Steamboat Springs The Routt County Regional Planning Commission voted 6-1 early Fridya morning to recommend the approval a special use permit for a gravel pit south of Steamboat Springs, despite an hour of public comment against the proposal.
Lafarge Corp. was the petitioner for the gravel mine, which will be on Fran Werner's property, located on the southwest corner of Colorado 131 and Werner Lane.
It's estimated the new gravel mine has 7 million to 10 million tons of gravel reserves with a 23- to 33-year life span.
A reclamation plan for two existing pits in the area was included in the new proposal.
Property owners in the area lined up to speak against the deal.
"It's not consistent with Routt County's plan for the south valley," Rick John told the commission.
It was the second time Lafarge has gone in front of the county planning board.
Last November, the Planning Commission voted 9-0 to recommend denial of the new pit because it didn't meet with county standards for cumulative impacts.
County planner John Eastman said that one problem was that first plan would have had 75 acres of land exposed. That's too much, he said. The impact on the earth was too great, causing the pit to be more visible from U.S. 40.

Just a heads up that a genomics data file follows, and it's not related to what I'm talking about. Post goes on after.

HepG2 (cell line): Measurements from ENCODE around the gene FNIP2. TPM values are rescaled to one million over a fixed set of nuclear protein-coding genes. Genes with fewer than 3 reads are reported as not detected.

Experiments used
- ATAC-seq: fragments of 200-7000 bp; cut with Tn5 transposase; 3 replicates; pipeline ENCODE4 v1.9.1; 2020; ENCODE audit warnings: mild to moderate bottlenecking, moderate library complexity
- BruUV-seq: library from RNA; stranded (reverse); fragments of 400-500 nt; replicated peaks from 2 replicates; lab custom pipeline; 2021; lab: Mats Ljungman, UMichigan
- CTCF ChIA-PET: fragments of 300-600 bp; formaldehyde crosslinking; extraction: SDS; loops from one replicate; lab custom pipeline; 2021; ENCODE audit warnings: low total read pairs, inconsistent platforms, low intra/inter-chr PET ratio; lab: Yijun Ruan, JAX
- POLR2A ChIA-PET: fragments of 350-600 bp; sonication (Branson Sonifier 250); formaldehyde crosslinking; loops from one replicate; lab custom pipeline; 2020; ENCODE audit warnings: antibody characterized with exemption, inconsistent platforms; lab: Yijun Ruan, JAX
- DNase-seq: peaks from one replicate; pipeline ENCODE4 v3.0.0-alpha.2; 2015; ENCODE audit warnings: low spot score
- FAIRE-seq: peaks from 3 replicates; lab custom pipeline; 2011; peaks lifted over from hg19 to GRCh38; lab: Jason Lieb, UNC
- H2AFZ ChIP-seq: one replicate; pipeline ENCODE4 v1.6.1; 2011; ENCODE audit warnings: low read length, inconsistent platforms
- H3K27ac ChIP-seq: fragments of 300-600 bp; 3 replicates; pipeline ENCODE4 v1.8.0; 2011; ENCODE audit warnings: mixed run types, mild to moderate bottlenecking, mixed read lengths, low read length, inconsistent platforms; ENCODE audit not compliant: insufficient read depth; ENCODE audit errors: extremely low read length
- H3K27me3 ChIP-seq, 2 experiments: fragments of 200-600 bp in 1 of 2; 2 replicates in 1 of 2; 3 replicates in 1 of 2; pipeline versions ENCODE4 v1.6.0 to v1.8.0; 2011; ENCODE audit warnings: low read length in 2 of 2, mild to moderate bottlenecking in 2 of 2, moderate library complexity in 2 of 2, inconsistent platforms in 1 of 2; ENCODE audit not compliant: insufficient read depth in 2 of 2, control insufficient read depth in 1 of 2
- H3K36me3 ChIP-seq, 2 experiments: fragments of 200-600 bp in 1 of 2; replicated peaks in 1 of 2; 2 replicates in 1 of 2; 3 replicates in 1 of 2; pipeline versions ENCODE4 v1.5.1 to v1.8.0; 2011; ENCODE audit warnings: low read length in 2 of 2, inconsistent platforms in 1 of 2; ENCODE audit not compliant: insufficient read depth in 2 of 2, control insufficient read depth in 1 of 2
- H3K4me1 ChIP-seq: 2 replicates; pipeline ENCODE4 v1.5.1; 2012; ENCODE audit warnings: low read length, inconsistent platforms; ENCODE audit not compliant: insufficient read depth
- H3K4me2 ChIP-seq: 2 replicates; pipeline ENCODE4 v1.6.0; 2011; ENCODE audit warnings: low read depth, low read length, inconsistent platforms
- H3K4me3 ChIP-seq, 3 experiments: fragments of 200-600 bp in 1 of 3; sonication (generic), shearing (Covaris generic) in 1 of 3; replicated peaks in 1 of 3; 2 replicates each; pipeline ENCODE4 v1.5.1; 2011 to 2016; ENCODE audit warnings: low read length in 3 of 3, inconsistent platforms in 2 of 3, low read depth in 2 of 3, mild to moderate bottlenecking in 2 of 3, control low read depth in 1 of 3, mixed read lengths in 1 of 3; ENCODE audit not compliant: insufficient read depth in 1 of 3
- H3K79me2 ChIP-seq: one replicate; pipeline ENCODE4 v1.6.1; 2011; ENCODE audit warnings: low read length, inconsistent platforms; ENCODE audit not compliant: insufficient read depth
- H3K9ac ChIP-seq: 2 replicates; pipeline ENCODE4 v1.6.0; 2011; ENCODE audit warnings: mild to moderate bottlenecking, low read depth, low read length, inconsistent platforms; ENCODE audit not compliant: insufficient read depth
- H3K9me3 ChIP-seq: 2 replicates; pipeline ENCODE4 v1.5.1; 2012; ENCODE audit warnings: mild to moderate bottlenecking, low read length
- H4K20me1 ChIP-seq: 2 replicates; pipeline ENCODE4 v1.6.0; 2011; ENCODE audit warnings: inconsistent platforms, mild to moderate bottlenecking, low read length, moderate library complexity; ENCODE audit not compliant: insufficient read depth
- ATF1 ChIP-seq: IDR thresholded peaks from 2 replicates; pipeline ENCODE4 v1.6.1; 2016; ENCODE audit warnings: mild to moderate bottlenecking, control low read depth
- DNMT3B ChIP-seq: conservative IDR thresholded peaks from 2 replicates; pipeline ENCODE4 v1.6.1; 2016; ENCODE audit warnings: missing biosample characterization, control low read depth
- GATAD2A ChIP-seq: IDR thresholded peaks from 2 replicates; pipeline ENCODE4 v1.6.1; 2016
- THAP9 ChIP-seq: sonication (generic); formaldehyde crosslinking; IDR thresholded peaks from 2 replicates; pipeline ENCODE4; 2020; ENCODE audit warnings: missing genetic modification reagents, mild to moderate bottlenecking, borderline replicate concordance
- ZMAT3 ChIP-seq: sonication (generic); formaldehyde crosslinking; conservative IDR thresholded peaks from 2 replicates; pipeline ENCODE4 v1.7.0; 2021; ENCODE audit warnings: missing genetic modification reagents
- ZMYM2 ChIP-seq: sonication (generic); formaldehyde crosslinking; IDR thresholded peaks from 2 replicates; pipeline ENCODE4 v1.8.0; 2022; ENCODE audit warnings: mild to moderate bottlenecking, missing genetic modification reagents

Also, there were no plans included for the closure and reclamation of the other two pits run by Lafarge. Planning commissioners noted in November that having three large pits open at one time wasn't consistent with the Routt County Master Plan.
Lafarge's revised proposal chipped the new pit down to 45 acres of land being disturbed at one time. About 75 acres of land will be used in the gravel mine, but not simultaneously, Eastman said.
Dirt berms will be built 200 feet from Colo. 131 and 100 feet from the adjacent property to hide the pit.
Plus, information on the eventual closure and reclamation of the north and south pits were included. According to the new plan, a 11.4-acre north pit, which isn't being mined but is home to a concrete and asphalt plant, will be closed by 2005. The south pit processes gravel from 106 acres and will be closed by 2002.
Those changes made a good impression on the commission.
Planning Commission Chairman Troy Brookshire addressed the issue of a new gravel pit in the south Yampa Valley going against community plans.
"I really believe if gravel pits are not allowed in the south Steamboat plan it would say that. I believe it says you must mitigate," he said. "It doesn't say no."
Steve Wood, vice president of Lafarge Corp.'s western division, was open to work with the county to reduce the visual impacts.
"There is an impact, but we are mitigating it as much as we can," he said.
The new pit is set to open in the summer of 2002.
To reach Doug Crowl call 871-4206 or e-mail email@example.com